With the demand for personal protective equipment, or PPE, growing daily, advance fee scams have become increasingly popular for criminals looking to take advantage of the pandemic. Advance fee scams occur when businesses or organizations pay for goods up front, but nothing is ever shipped to the buyer. By the time the buyer becomes suspicious, the funds have already been transferred and are unrecoverable.
Unfortunately, the need in some states due to new legal requirements, has driven businesses to obtain PPE by any means necessary. In some instances, this means working with dealers they have not worked with in the past or dealers who do not have experience selling the goods they are looking to obtain.
Warning signs that community banks should pay attention to while attempting to procure PPE include:
- A seller or broker initiating the contact with the buyer, especially from a difficult to verify channel.
- The seller or broker is not an entity with which the buyer has an existing relationship.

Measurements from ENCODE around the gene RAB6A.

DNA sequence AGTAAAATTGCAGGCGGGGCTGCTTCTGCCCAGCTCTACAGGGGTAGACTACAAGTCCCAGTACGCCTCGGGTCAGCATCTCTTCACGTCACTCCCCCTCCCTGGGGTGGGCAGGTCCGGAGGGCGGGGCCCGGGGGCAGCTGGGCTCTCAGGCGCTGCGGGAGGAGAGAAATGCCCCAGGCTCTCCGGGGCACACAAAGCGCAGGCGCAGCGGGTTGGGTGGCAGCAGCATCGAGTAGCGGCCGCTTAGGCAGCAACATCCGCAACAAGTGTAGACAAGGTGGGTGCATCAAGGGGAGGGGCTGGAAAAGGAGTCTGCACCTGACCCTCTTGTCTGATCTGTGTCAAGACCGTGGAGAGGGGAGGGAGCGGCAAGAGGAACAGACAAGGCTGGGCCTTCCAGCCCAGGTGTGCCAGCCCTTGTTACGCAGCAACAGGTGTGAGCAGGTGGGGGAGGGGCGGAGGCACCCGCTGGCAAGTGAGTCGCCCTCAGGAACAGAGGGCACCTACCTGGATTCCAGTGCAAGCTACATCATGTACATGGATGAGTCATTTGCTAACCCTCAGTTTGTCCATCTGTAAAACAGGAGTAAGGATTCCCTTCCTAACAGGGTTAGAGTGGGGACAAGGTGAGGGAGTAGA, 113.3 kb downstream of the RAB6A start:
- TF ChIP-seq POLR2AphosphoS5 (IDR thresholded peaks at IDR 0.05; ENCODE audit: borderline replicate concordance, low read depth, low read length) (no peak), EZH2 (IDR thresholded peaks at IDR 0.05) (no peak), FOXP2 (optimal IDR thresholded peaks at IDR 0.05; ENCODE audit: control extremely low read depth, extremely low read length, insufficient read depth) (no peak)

- The seller or broker cannot clearly explain the origin of the items or how they are available, given current demand.
- The potential buyer cannot verify with the product manufacturer that the seller is a legitimate distributor or vendor of the product.
- Unexplained urgency to transfer funds or a last-minute change in previously established wiring instructions.
Coronavirus may have thrown your community bank’s supply chain for a loop, but that does not mean your bank should rush into new agreements. Carefully consider and vet new suppliers, especially if they seem too good to be true.
Additional resources for community banks: